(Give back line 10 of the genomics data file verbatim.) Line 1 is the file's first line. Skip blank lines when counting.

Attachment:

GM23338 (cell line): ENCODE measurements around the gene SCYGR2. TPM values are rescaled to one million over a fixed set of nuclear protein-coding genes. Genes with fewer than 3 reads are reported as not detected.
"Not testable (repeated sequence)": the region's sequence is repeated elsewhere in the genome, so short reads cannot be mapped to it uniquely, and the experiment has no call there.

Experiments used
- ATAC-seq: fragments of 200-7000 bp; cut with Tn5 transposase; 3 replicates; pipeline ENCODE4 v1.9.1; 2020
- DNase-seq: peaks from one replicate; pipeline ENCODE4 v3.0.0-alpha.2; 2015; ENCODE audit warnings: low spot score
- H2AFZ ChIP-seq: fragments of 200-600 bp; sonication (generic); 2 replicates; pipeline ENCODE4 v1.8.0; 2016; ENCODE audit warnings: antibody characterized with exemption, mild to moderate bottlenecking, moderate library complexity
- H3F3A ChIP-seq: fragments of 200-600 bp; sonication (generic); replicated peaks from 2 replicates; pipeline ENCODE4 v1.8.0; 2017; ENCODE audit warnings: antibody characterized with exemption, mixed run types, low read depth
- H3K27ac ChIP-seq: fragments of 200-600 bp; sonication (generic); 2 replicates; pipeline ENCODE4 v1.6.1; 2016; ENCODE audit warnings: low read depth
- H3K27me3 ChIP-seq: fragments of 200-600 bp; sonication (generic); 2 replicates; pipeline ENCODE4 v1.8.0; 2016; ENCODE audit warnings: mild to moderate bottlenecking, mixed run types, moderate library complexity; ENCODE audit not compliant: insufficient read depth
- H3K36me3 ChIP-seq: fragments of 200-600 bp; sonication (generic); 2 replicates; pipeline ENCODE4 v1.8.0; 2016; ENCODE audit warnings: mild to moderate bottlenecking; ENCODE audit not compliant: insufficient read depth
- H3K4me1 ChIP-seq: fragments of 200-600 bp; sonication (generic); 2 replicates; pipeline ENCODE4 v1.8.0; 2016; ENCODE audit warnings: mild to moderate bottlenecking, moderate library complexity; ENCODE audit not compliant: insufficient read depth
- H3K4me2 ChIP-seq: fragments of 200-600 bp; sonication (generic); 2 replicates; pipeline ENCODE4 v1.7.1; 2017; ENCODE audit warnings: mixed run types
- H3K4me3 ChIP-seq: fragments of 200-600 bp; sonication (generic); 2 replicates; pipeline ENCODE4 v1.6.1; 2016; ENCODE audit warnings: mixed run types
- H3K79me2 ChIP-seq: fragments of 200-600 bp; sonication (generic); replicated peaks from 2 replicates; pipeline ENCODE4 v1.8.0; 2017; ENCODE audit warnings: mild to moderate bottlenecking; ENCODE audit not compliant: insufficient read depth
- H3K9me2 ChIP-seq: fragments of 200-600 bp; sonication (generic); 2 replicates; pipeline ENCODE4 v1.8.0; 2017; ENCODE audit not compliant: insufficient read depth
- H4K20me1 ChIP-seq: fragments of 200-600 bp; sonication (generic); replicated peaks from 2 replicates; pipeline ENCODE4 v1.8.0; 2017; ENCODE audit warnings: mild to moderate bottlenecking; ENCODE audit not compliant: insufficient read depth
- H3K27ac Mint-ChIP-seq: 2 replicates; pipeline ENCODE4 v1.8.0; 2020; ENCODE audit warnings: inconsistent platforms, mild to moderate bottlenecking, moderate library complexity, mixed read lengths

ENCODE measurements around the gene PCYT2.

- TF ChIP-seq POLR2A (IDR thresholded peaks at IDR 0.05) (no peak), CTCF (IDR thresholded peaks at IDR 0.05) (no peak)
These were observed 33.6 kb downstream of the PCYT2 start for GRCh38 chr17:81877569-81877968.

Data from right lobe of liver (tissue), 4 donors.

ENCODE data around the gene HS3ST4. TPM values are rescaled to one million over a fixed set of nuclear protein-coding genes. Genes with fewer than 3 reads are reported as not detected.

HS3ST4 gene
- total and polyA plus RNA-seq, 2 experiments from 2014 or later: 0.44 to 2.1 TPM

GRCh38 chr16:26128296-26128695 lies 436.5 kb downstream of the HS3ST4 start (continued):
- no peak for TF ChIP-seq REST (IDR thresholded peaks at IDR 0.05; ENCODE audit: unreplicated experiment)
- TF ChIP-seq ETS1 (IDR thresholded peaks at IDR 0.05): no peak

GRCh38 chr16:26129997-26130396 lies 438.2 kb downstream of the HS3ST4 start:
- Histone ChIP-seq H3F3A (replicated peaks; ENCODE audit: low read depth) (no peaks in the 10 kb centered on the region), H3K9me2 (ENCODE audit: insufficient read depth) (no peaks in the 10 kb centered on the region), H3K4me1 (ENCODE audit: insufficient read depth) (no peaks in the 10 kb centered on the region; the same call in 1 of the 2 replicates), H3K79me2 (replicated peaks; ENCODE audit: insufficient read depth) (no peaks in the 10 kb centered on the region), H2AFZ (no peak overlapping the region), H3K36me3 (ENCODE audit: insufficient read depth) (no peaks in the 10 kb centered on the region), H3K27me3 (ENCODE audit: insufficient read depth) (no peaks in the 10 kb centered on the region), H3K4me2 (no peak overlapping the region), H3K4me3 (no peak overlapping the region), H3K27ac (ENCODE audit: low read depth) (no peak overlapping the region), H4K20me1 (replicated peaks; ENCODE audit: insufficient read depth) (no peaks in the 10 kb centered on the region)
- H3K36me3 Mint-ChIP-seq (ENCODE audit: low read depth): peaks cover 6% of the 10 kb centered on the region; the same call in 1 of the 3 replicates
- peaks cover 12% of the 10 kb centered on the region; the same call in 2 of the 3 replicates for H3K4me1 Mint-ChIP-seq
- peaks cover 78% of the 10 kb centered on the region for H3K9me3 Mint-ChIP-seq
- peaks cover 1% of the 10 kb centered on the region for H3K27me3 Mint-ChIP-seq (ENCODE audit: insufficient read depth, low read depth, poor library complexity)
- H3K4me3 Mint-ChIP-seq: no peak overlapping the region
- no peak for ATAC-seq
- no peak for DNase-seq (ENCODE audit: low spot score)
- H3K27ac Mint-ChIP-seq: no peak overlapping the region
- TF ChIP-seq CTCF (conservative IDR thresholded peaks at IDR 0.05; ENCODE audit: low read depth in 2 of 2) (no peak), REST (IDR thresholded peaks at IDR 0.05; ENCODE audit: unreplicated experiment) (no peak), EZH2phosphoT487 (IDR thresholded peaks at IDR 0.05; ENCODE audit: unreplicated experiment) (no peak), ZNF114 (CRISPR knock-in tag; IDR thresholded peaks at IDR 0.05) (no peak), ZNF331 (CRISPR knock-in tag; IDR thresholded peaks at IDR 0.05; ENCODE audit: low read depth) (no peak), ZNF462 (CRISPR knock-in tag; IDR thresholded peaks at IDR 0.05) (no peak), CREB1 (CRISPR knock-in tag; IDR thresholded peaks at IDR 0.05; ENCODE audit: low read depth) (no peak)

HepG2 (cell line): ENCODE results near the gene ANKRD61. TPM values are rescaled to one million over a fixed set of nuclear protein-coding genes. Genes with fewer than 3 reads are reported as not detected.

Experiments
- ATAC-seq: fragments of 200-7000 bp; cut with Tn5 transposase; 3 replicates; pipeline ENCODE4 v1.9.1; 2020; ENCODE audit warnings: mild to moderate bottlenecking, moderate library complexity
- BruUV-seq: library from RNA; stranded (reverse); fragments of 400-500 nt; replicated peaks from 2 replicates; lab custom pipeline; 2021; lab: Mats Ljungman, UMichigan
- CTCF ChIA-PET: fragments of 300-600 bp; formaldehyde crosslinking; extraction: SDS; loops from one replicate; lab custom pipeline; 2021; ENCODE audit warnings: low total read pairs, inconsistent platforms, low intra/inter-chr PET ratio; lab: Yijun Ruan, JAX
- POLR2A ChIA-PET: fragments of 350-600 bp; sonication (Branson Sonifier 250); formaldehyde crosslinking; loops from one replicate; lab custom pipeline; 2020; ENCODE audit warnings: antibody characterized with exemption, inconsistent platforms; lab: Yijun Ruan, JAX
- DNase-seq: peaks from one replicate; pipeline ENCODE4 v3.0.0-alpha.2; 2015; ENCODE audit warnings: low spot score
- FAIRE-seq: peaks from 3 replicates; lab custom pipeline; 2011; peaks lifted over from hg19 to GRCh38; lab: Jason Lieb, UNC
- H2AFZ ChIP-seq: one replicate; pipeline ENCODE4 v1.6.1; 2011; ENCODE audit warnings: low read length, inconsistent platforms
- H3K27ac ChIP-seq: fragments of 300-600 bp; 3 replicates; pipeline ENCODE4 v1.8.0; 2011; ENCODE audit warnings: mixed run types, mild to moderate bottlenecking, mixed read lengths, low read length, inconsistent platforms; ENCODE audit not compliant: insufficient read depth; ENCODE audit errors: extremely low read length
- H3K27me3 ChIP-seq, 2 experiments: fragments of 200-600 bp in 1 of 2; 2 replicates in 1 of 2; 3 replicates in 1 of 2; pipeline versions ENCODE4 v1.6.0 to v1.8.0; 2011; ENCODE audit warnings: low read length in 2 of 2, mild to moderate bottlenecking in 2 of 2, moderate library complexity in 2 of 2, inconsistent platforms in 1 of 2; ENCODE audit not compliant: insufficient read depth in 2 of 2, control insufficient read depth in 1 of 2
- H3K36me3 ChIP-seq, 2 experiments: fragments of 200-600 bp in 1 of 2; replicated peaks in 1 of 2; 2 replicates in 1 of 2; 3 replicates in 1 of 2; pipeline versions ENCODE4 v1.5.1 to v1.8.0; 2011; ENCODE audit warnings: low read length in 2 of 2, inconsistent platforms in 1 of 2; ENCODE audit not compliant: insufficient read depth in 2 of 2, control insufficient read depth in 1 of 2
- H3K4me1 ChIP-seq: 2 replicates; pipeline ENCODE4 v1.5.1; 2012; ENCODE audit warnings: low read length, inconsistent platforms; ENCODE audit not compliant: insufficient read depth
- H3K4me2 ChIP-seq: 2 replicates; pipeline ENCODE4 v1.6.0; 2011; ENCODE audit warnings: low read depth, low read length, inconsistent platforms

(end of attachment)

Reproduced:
- H3K36me3 ChIP-seq: fragments of 200-600 bp; sonication (generic); 2 replicates; pipeline ENCODE4 v1.8.0; 2016; ENCODE audit warnings: mild to moderate bottlenecking; ENCODE audit not compliant: insufficient read depth